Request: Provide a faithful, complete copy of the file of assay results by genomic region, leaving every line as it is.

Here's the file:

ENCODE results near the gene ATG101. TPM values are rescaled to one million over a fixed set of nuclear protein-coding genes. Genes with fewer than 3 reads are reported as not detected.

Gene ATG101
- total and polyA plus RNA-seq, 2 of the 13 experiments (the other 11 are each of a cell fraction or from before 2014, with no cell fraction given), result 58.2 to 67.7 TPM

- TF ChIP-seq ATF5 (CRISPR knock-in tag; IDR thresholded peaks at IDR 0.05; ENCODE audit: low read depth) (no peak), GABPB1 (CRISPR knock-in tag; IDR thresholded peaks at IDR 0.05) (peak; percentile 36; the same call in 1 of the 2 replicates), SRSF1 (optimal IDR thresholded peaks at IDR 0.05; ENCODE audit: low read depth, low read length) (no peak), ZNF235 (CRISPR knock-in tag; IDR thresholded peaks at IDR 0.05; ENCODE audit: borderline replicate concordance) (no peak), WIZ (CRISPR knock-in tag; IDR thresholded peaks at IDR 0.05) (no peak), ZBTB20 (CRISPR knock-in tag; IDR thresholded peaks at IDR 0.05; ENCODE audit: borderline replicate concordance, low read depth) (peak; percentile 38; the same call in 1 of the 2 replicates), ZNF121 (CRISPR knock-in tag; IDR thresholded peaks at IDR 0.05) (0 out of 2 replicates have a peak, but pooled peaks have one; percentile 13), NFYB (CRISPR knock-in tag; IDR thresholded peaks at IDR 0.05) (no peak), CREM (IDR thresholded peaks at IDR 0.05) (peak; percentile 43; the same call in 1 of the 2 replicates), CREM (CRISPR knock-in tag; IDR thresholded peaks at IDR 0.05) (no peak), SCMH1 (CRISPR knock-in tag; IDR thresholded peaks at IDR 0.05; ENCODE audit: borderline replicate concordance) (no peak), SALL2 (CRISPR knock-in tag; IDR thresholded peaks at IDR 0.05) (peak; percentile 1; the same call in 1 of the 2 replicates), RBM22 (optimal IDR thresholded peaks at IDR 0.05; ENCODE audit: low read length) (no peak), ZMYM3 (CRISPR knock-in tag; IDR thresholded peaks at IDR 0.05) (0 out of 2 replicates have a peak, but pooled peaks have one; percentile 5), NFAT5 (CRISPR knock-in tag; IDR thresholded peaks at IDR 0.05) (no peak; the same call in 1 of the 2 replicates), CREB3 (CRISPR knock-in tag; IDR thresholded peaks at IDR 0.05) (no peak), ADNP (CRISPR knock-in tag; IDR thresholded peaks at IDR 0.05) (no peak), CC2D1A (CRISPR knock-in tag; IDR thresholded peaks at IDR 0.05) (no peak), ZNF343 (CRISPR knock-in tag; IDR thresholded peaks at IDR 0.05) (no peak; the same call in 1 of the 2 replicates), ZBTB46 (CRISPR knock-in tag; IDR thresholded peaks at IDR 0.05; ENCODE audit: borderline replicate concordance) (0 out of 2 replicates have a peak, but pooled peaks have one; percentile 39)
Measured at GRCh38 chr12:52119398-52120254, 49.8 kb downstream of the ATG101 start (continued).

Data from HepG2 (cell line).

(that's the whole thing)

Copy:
ENCODE results near the gene ATG101. TPM values are rescaled to one million over a fixed set of nuclear protein-coding genes. Genes with fewer than 3 reads are reported as not detected.

Gene ATG101
- total and polyA plus RNA-seq, 2 of the 13 experiments (the other 11 are each of a cell fraction or from before 2014, with no cell fraction given), result 58.2 to 67.7 TPM

- TF ChIP-seq ATF5 (CRISPR knock-in tag; IDR thresholded peaks at IDR 0.05; ENCODE audit: low read depth) (no peak), GABPB1 (CRISPR knock-in tag; IDR thresholded peaks at IDR 0.05) (peak; percentile 36; the same call in 1 of the 2 replicates), SRSF1 (optimal IDR thresholded peaks at IDR 0.05; ENCODE audit: low read depth, low read length) (no peak), ZNF235 (CRISPR knock-in tag; IDR thresholded peaks at IDR 0.05; ENCODE audit: borderline replicate concordance) (no peak), WIZ (CRISPR knock-in tag; IDR thresholded peaks at IDR 0.05) (no peak), ZBTB20 (CRISPR knock-in tag; IDR thresholded peaks at IDR 0.05; ENCODE audit: borderline replicate concordance, low read depth) (peak; percentile 38; the same call in 1 of the 2 replicates), ZNF121 (CRISPR knock-in tag; IDR thresholded peaks at IDR 0.05) (0 out of 2 replicates have a peak, but pooled peaks have one; percentile 13), NFYB (CRISPR knock-in tag; IDR thresholded peaks at IDR 0.05) (no peak), CREM (IDR thresholded peaks at IDR 0.05) (peak; percentile 43; the same call in 1 of the 2 replicates), CREM (CRISPR knock-in tag; IDR thresholded peaks at IDR 0.05) (no peak), SCMH1 (CRISPR knock-in tag; IDR thresholded peaks at IDR 0.05; ENCODE audit: borderline replicate concordance) (no peak), SALL2 (CRISPR knock-in tag; IDR thresholded peaks at IDR 0.05) (peak; percentile 1; the same call in 1 of the 2 replicates), RBM22 (optimal IDR thresholded peaks at IDR 0.05; ENCODE audit: low read length) (no peak), ZMYM3 (CRISPR knock-in tag; IDR thresholded peaks at IDR 0.05) (0 out of 2 replicates have a peak, but pooled peaks have one; percentile 5), NFAT5 (CRISPR knock-in tag; IDR thresholded peaks at IDR 0.05) (no peak; the same call in 1 of the 2 replicates), CREB3 (CRISPR knock-in tag; IDR thresholded peaks at IDR 0.05) (no peak), ADNP (CRISPR knock-in tag; IDR thresholded peaks at IDR 0.05) (no peak), CC2D1A (CRISPR knock-in tag; IDR thresholded peaks at IDR 0.05) (no peak), ZNF343 (CRISPR knock-in tag; IDR thresholded peaks at IDR 0.05) (no peak; the same call in 1 of the 2 replicates), ZBTB46 (CRISPR knock-in tag; IDR thresholded peaks at IDR 0.05; ENCODE audit: borderline replicate concordance) (0 out of 2 replicates have a peak, but pooled peaks have one; percentile 39)
Measured at GRCh38 chr12:52119398-52120254, 49.8 kb downstream of the ATG101 start (continued).

Data from HepG2 (cell line).